Ordinary and extraordinary

Out of the blue, late one Friday night while I was munching on some mediocre food, sat in the dark outside a chip shop in Abingdon, came a text from a former girlfriend, letting me know she was seriously ill in hospital.   

Words of advice of an American friend - known only online and not in the real world - had been on my mind for some time: "Led by God. Always respond."   So, I went to the hospital at the first opportunity, although this was not to be until late the following afternoon, after a night of waiting and work and a day of broken sleep.   

Hospital visits are not easy, because they inevitably carry with them on approach memories of lost loved ones and oblige us afterwards to look our own mortality in the face.  To my great surprise, however, this visit was later described as brightening up her room when I entered. 

There is a discombobulating floor numbering system in the John Radcliffe Hospital, where you enter and exit the West Wing from floor LG2.  Pedestrian routes through the building itself are confusing and counter intuitive.  But there are glorious sunset views to be had from the glass walled staircase. It is almost as if you can reach out and touch the very edge of Heaven itself.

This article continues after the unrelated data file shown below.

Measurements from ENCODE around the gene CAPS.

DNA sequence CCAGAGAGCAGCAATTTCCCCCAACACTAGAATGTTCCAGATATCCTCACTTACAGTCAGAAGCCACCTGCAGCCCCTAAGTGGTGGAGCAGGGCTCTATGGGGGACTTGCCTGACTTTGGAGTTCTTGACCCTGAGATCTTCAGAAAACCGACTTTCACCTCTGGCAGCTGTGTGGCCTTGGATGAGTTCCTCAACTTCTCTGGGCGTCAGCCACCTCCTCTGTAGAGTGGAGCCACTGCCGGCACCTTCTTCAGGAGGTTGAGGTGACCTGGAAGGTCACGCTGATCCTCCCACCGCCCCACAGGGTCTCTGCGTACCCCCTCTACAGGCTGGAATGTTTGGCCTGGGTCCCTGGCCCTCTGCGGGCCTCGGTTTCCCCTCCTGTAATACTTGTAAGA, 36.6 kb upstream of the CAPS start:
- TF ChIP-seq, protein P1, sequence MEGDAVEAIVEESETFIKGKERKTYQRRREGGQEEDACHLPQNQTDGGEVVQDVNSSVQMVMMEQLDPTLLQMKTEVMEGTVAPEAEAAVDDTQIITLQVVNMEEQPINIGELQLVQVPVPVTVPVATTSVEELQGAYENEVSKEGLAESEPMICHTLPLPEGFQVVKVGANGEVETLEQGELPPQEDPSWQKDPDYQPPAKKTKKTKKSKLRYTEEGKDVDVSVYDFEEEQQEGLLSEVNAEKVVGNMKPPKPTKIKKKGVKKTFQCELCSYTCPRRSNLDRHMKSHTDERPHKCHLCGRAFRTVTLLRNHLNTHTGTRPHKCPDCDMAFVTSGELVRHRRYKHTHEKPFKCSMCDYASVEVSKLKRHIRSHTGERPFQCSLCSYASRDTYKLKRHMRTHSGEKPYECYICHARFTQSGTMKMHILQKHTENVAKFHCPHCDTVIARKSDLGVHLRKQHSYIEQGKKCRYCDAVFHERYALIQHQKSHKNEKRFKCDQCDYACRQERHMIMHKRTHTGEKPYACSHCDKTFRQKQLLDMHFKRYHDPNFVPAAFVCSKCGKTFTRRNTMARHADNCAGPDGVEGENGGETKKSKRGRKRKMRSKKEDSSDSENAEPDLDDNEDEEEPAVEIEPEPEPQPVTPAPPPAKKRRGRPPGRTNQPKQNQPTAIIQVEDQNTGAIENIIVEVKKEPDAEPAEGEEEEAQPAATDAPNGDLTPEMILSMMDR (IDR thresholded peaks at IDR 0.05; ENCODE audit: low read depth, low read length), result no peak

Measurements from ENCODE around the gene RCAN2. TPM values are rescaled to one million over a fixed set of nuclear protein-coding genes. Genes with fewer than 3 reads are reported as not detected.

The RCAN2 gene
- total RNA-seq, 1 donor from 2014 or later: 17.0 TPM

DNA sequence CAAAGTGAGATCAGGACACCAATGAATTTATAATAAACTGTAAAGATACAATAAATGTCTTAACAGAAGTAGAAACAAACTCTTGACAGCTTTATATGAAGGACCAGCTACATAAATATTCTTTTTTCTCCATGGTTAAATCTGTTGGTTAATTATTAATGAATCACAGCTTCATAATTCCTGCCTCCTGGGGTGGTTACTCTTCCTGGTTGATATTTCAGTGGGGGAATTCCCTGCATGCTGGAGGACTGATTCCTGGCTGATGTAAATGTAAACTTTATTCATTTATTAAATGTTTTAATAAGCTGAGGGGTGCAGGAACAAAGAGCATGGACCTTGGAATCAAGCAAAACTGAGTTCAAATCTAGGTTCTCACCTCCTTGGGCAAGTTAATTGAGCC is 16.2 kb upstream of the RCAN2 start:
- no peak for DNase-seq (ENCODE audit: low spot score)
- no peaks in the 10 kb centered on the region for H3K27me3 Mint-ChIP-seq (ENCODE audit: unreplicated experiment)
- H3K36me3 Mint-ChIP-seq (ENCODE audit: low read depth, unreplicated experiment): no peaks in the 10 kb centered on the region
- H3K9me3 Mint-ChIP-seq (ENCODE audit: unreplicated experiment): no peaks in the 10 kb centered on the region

Sundays for the believer, are special.  They are said to be a day set aside to be kept holy, for worship, fellowship with other Christians and to be not so much concerned with the cares of this world.  

In the all-night taxi driving game, the cares of this world are ever present and the boundaries between one day and the next are not so clear cut. Life on the taxi rank in Abingdon town centre is unremittingly tedious during the school holidays, where the majority of time is spent waiting around in a long queue of cars with the part timers, double parked, edging up one by one, as one fare paying customer appears every hour. 

On Sunday mornings, I often don't even make it to church, due being exhausted after two successive weekend nights of waiting and of work, until gone four o'clock in the morning. The spirit is willing, but the flesh is weak. Thank goodness eternal salvation is not dependent upon physical attendance at church. 

Three times that weekend, I thought someone else would have responded to a request for Communion to be brought to the sick in hospital, but by Sunday evening it had not.  So, I put a call in to the Rector at my church and was moved when she responded within the hour. 

In a lifetime of church going as a fit and healthy man, communion in hospital is not something I have ever experienced before and it was a humbling experience. 

Holy Communion is both ordinary and extraordinary, every time it is celebrated. There is hope in the son of God, present in the bread and the wine. There is always hope.